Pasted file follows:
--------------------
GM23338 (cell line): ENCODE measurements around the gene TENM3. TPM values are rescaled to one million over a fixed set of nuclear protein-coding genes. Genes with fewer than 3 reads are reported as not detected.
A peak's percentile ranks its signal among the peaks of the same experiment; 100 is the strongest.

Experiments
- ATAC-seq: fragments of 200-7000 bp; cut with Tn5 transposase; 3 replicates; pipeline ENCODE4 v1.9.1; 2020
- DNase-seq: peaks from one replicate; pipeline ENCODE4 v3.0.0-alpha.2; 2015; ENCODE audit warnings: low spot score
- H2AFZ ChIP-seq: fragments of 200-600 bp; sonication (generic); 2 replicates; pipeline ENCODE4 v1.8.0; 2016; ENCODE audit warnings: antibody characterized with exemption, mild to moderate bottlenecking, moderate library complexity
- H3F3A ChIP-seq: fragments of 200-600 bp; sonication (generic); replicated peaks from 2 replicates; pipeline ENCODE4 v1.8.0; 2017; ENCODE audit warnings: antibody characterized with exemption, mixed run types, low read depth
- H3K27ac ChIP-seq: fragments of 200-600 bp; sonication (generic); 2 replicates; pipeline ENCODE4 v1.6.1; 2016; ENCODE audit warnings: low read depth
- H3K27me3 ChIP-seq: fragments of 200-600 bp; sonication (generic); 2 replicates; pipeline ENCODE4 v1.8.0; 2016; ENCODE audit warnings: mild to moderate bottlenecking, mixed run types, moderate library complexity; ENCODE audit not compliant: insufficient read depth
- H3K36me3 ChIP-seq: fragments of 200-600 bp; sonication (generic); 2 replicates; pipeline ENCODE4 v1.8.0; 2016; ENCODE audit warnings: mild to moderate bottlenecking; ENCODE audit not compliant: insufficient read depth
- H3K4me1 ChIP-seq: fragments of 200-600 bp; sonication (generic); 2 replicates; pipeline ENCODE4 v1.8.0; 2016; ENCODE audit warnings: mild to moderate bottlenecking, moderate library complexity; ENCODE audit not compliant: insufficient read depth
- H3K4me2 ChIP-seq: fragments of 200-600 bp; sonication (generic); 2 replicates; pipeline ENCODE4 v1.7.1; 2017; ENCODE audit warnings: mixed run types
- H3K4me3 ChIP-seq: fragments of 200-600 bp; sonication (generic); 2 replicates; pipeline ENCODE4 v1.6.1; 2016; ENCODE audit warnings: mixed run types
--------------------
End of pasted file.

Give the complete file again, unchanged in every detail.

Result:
GM23338 (cell line): ENCODE measurements around the gene TENM3. TPM values are rescaled to one million over a fixed set of nuclear protein-coding genes. Genes with fewer than 3 reads are reported as not detected.
A peak's percentile ranks its signal among the peaks of the same experiment; 100 is the strongest.

Experiments
- ATAC-seq: fragments of 200-7000 bp; cut with Tn5 transposase; 3 replicates; pipeline ENCODE4 v1.9.1; 2020
- DNase-seq: peaks from one replicate; pipeline ENCODE4 v3.0.0-alpha.2; 2015; ENCODE audit warnings: low spot score
- H2AFZ ChIP-seq: fragments of 200-600 bp; sonication (generic); 2 replicates; pipeline ENCODE4 v1.8.0; 2016; ENCODE audit warnings: antibody characterized with exemption, mild to moderate bottlenecking, moderate library complexity
- H3F3A ChIP-seq: fragments of 200-600 bp; sonication (generic); replicated peaks from 2 replicates; pipeline ENCODE4 v1.8.0; 2017; ENCODE audit warnings: antibody characterized with exemption, mixed run types, low read depth
- H3K27ac ChIP-seq: fragments of 200-600 bp; sonication (generic); 2 replicates; pipeline ENCODE4 v1.6.1; 2016; ENCODE audit warnings: low read depth
- H3K27me3 ChIP-seq: fragments of 200-600 bp; sonication (generic); 2 replicates; pipeline ENCODE4 v1.8.0; 2016; ENCODE audit warnings: mild to moderate bottlenecking, mixed run types, moderate library complexity; ENCODE audit not compliant: insufficient read depth
- H3K36me3 ChIP-seq: fragments of 200-600 bp; sonication (generic); 2 replicates; pipeline ENCODE4 v1.8.0; 2016; ENCODE audit warnings: mild to moderate bottlenecking; ENCODE audit not compliant: insufficient read depth
- H3K4me1 ChIP-seq: fragments of 200-600 bp; sonication (generic); 2 replicates; pipeline ENCODE4 v1.8.0; 2016; ENCODE audit warnings: mild to moderate bottlenecking, moderate library complexity; ENCODE audit not compliant: insufficient read depth
- H3K4me2 ChIP-seq: fragments of 200-600 bp; sonication (generic); 2 replicates; pipeline ENCODE4 v1.7.1; 2017; ENCODE audit warnings: mixed run types
- H3K4me3 ChIP-seq: fragments of 200-600 bp; sonication (generic); 2 replicates; pipeline ENCODE4 v1.6.1; 2016; ENCODE audit warnings: mixed run types